Topical Iontophoresis of Valaciclovir Hydrochloride Improves Cutaneous Aciclovir Delivery

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To investigate the topical iontophoresis of valaciclovir (VCV) as a means to improve cutaneous aciclovir (ACV) delivery.


ACV and VCV electrotransport experiments were conducted using excised porcine skin in vitro.


While the charged nature of the prodrug, VCV, enabled it to be more efficiently iontophoresed into the skin than the parent molecule, ACV, only the latter was detectable in the receptor chamber, suggesting that VCV was enzymatically cleaved into the active metabolite during skin transit. Iontophoresis of VCV was significantly more efficient than that of ACV; the cumulative permeation of ACV after 1, 2 and 3 h of VCV iontophoresis at 0.5 mA cm−2 and using an aqueous 2 mM (∼0.06%) formulation was 20 ± 10, 104 ± 47 and 194 ± 82 μg cm−2, respectively (cf. non-quantifiable levels, 0.1 and 1.0 ± 0.7 μg cm−2 after ACV iontophoresis).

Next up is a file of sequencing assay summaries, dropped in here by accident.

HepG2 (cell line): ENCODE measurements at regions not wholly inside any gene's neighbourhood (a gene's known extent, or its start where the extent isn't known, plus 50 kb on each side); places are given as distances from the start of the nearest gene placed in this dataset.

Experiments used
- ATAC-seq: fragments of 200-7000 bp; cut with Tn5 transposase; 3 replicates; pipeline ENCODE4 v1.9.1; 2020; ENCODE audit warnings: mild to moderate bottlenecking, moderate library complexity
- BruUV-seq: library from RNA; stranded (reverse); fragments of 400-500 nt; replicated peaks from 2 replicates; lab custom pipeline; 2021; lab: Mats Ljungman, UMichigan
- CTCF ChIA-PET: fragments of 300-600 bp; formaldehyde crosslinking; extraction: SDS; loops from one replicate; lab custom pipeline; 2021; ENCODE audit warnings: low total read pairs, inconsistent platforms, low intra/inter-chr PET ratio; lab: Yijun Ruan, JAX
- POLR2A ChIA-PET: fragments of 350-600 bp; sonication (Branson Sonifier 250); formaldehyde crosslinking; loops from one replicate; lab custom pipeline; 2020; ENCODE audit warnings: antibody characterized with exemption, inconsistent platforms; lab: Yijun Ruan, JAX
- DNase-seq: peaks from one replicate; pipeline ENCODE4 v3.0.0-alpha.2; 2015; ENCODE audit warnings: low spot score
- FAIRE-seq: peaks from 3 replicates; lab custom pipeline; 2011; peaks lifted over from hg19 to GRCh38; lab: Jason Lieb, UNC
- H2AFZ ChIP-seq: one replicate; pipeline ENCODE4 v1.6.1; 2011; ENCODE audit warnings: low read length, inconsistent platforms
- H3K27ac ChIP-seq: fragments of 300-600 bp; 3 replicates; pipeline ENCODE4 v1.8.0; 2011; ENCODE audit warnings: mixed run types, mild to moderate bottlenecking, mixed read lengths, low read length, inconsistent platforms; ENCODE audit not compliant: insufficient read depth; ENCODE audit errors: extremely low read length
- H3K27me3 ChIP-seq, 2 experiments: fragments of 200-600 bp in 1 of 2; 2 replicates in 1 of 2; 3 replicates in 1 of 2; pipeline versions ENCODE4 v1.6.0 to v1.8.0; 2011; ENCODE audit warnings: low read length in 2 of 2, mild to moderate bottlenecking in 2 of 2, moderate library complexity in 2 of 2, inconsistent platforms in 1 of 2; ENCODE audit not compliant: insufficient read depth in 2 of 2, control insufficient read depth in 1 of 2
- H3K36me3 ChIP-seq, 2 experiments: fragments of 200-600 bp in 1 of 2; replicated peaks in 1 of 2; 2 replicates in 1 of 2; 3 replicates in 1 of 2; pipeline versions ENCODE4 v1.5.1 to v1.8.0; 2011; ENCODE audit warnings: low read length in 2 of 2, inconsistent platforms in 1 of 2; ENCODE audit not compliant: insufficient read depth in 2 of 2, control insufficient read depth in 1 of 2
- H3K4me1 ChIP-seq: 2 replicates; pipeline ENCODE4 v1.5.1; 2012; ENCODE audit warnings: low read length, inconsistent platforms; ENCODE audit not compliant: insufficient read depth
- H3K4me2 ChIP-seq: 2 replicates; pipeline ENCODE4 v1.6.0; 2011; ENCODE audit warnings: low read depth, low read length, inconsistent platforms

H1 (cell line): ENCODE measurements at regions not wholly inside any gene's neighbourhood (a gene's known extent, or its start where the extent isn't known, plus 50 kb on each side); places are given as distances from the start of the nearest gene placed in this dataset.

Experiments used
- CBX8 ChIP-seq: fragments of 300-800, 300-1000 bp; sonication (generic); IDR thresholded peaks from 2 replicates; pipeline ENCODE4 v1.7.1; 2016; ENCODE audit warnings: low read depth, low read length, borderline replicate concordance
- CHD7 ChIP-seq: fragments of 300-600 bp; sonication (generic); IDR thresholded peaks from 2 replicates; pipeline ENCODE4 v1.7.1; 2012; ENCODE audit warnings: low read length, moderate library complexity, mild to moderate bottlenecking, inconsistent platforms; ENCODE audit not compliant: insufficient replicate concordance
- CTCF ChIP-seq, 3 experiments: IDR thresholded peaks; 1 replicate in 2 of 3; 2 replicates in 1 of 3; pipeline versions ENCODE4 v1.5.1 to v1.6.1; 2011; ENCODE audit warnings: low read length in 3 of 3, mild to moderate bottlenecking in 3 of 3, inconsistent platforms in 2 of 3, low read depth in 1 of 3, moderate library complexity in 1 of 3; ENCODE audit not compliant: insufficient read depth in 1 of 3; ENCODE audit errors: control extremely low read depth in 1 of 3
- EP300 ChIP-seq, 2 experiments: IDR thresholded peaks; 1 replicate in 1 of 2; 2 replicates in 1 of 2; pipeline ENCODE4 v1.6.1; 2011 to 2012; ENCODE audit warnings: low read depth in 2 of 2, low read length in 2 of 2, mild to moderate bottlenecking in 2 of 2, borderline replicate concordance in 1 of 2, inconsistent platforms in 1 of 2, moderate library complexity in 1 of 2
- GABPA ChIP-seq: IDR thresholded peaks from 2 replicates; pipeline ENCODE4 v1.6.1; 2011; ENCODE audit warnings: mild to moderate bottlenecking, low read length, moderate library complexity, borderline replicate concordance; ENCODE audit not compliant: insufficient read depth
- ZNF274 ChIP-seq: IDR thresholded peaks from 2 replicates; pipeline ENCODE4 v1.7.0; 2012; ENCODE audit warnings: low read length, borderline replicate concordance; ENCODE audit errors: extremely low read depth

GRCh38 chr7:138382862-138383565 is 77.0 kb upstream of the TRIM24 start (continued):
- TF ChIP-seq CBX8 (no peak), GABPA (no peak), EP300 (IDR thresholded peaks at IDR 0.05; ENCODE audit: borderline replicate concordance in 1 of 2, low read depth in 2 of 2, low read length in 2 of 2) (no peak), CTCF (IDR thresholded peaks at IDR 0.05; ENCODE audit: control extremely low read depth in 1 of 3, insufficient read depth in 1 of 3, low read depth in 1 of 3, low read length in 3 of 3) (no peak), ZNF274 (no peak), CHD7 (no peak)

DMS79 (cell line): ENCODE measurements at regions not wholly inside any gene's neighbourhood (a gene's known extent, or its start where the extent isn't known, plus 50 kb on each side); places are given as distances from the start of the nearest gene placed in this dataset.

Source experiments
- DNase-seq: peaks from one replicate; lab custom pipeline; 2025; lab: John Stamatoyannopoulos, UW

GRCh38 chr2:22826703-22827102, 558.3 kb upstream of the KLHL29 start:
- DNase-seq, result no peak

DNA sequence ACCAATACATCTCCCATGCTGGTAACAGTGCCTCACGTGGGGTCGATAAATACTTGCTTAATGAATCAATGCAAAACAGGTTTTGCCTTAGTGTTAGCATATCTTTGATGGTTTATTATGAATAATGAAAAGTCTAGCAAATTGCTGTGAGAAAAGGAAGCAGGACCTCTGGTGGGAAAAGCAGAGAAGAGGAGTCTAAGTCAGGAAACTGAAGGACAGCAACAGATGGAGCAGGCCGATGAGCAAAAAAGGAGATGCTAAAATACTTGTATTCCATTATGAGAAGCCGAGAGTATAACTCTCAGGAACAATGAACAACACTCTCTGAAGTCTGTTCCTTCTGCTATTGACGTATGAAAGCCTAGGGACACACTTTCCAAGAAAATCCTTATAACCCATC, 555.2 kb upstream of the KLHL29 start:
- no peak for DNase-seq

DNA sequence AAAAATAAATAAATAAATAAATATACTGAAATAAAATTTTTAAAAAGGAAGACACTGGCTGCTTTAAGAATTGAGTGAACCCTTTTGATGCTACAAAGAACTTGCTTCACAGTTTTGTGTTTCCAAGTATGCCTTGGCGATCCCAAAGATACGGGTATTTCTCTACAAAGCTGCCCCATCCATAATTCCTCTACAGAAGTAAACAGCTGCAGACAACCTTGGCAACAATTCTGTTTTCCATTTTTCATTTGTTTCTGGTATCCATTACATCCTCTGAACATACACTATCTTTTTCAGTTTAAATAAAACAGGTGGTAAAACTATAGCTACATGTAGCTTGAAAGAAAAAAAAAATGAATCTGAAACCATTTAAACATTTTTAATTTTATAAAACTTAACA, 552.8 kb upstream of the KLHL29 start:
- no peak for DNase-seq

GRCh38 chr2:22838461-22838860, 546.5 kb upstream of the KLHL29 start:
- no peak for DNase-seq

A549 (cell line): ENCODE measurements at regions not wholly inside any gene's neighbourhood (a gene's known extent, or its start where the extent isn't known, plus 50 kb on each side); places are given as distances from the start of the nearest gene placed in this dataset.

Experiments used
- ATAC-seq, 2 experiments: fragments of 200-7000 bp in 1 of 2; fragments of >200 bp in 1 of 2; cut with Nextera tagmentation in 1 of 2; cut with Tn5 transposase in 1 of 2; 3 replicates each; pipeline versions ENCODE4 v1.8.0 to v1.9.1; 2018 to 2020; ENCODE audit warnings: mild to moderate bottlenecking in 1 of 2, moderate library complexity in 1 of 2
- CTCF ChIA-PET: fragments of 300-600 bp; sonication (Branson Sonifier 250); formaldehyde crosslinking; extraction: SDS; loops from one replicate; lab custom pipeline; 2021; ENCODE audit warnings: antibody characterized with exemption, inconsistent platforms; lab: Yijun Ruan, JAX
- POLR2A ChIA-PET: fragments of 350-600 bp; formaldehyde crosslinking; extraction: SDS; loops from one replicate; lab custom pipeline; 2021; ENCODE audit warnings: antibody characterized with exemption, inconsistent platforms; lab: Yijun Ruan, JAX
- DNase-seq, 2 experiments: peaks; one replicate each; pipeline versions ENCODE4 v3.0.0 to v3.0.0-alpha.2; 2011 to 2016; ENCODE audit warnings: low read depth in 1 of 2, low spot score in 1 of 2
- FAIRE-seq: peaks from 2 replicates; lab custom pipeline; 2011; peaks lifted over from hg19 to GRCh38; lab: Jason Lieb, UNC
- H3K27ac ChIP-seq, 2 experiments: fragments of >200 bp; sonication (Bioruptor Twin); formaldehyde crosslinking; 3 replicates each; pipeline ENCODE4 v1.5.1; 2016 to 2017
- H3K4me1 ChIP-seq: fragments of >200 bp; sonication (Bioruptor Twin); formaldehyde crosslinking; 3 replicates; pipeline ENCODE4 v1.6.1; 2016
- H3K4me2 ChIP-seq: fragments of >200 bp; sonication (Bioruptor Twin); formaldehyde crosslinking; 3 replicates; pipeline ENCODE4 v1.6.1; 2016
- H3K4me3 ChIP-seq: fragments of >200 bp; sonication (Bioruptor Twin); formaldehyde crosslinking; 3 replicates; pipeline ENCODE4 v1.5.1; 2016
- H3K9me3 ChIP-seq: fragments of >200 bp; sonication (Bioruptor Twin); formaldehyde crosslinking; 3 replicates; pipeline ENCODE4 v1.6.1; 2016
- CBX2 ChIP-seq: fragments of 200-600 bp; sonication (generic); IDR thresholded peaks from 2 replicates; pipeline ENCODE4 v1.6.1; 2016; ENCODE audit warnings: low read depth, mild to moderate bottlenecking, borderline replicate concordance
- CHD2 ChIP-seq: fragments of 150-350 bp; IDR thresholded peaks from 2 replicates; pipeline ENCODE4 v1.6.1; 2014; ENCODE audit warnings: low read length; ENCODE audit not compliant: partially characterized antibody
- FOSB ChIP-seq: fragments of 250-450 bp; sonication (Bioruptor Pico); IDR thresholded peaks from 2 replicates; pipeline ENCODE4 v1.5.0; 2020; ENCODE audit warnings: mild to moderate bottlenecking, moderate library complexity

These delivery rates provide ample room to reduce either current density or the duration of current application. Preliminary in vitro data serve to emphasize the potential of VCV iontophoresis to improve the topical therapy of cutaneous herpes simplex infections and merit further investigation to demonstrate clinical efficacy.

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